JACKSON et al. v. LAIR.

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JACKSON et al. v. LAIR.
1915 OK 516
150 P. 162
48 Okla. 269
Case Number: 3751
Decided: 06/22/1915
Supreme Court of Oklahoma

JACKSON et al.


¶0 1. INDIANS--Allotted Lands-- Evidence--Statute. Under Act Cong. May 27, 1908, effective July 27, 1908 (35 Stat. 312, c. 199), it is only where minority at the time of a conveyance appears upon the enrollment record that such minority is conclusively presumed so as to render void such conveyance of allotted lands by a Creek freedwoman who at such time had, in fact, passed the age of her minority.
2. SAME. Under Act Cong. May 27, 1908, effective July 27, 1908 (35 Stat. 312, c. 199), where the enrollment record of a Creek freedwoman merely shows that she was 18 years old in 1908, without more specific statements as to time, it does not appear therefrom that she was a minor on July 28 or September 18, 1908, when she executed conveyances of allotted lands; and in such case recourse may be had to other evidence to ascertain whether she had attained her majority on those specific dates.
3. SAME. The enrollment records of the Commission to the Five Civilized Tribes of Indians are not conclusive evidence of the age of an allottee of tribal lands in testing the validity of a deed thereto executed prior to the act of May 27, 1908, effective July 27, 1908 (35 Stat. 312, c. 199); and such records are only admissible in such cases as even disputable evidence of age when allowable under the general rules of evidence. (a) In such cases, where there are living witnesses in court who testify directly to the age of such allottee, such evidence is wholly inadmissible.
4. CHAMPERTY AND MAINTENANCE--Grant of Lands-- Grantor Out of Possession. Under section 2036, St. 1890 (section 2260, Rev Laws 1910), any person who buys or sells, or in any manner procures, or makes or takes any promise or covenant to convey any pretended right or title to any lands or tenements, unless the grantor thereof, or the person making such promise or covenant, has been in possession, or he or those by whom he claims have been in possession, of the same, or of the reversion or remainder thereof, or have taken the rents or profits thereof for the space of one year before such grant, conveyance, sale, promise, or covenant made, is guilty of a misdemeanor, and a conveyance in violation of this provision of the statute, which is declaratory of the common law, is champertous and void.

S. V. O'Hare and A. A. Davidson, for plaintiffs in error.
Claude A. Niles and Charles Buford, for defendant in error.


¶1 That the enrollment record was purely hearsay, and therefore inadmissible as evidence of Minnie Landrum's age at the time she executed the deed of October 2, 1907, that being prior to the act of Congress of May 27, 1908, which did not become effective until July 27, 1908, is well established. Grayson et al. v. Durant et al., 43 Okla. 799, 144 P. 592. On the other hand, it is both clear from the language of said act of May 27, 1908, and well established by the decided cases that, in respect to the age of plaintiff at the time she executed the conveyances that were made by her after July 27, 1908, when that act took effect, the said enrollment record was not only admissible, but was conclusive as to her age as shown by it. Gilbert v. Brown, 44 Okla. 194, 144 P. 359. But that record did not show, nor tend to show, her precise age within the year 1908. It throws no light whatever upon the date, within that year, at which she became 18, and therefore capable of conveying. This question, unsettled by the enrollment record, must necessarily be determined by indulging a legal presumption or by recourse to other evidence than the record. Section 3 of said act, which is the one to be considered here, "merely declares that all allottees who appear to be minors, as therein defined, upon the enrollment records, must hereafter be conclusively presumed to be such in all transactions concerning the alienation of their allotted lands" ( Scott v. Brakel et al., 43 Okla. 655, 143 P. 510); and it therefore does not appear from the proffered and rejected evidence (the enrollment record) that Minnie Landrum was under the disability of minority at the times in 1908 at which she executed to plaintiff the several deeds of that year. The oral evidence showing, as the trial court found, that Minnie Landrum was 18 years old at the time she executed to plaintiff the deeds of 1908, plaintiff was clearly entitled to the equitable relief given him. This, of course, includes a denial of right to the affirmative relief prayed by the defendants; but, if plaintiff had failed to establish his right to the relief prayed, the relief asked by the defendants in behalf of the defendant Jackson would have to be denied because he took the deed under which he claims in violation of section 2036, Stat. 1890 (sec. 2260, Rev. Laws 1910), the plaintiff alone, having been in possession and Minnie Landrum out of possession of and having taken neither rents nor profits from the land for more than one year before the deed to Jackson, and he was guilty of champerty. Huston v. Scott et al., 20 Okla. 142, 94 P. 512, 35 L. R. A. (N. S.) 721; Miller v. Fryer, 35 Okla. 145, 128 P. 713; Ruby v. Nunn, 37 Okla. 389, 132 P. 128; Phillips et al. v. Byrd, 43 Okla. 556, 143 P. 684. For the reasons stated, the judgment of the trial court should be affirmed.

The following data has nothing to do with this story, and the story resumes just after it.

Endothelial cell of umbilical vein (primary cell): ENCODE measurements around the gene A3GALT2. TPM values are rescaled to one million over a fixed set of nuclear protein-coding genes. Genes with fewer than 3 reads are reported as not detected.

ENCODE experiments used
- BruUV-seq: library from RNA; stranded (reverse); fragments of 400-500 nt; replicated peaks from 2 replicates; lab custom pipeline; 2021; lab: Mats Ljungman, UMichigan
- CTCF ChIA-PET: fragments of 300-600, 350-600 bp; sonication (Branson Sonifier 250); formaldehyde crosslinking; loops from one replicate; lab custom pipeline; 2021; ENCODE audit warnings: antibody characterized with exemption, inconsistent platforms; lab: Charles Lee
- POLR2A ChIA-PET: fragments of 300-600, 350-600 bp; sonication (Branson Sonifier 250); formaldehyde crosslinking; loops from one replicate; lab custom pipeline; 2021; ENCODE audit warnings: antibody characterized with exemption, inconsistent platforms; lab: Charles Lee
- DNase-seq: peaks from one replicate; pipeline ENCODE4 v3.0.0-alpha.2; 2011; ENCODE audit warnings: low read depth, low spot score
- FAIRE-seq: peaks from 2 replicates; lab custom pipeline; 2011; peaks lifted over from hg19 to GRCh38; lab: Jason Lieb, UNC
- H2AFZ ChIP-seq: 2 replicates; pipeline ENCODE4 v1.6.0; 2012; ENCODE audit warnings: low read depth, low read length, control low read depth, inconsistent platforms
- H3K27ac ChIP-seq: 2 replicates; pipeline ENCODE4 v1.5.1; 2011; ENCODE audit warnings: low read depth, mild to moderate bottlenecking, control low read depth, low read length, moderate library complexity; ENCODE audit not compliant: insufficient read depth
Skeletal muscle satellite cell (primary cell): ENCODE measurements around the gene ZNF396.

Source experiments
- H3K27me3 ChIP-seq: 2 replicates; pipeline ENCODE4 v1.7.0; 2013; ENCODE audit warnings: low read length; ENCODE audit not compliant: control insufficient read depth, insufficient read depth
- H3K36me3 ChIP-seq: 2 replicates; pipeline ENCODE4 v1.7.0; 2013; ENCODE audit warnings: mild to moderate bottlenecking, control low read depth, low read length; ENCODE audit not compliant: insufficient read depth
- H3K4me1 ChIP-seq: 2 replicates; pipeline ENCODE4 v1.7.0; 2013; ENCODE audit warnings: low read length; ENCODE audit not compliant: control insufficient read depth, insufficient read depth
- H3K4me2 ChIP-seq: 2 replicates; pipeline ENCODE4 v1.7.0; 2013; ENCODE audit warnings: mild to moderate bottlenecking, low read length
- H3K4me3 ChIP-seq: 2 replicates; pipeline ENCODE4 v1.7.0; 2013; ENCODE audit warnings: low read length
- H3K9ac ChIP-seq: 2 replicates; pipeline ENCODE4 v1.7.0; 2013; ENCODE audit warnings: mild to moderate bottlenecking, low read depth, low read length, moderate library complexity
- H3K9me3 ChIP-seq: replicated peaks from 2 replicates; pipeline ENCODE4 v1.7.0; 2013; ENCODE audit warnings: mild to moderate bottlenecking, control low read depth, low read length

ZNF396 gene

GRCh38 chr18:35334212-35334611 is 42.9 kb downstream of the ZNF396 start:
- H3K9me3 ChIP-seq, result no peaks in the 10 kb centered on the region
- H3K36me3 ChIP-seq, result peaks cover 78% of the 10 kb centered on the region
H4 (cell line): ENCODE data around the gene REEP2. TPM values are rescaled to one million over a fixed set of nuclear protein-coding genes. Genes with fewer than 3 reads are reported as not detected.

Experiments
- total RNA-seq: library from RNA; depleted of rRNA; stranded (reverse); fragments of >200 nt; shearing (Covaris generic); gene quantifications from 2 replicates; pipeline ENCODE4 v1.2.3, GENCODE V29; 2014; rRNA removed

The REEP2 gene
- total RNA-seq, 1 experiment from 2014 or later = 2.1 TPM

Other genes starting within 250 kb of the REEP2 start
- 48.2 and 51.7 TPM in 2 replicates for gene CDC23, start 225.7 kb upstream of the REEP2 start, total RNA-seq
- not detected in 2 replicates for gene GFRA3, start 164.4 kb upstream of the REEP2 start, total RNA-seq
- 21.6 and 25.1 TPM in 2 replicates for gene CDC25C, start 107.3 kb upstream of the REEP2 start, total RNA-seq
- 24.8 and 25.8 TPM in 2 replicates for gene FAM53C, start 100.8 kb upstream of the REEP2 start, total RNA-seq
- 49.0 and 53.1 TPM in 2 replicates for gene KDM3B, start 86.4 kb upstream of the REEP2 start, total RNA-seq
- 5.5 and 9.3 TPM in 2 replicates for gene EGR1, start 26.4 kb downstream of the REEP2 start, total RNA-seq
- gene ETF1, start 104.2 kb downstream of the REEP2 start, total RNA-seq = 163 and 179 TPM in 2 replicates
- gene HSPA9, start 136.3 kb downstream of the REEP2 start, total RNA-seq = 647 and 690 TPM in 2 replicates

¶2 By the Court: It is so ordered.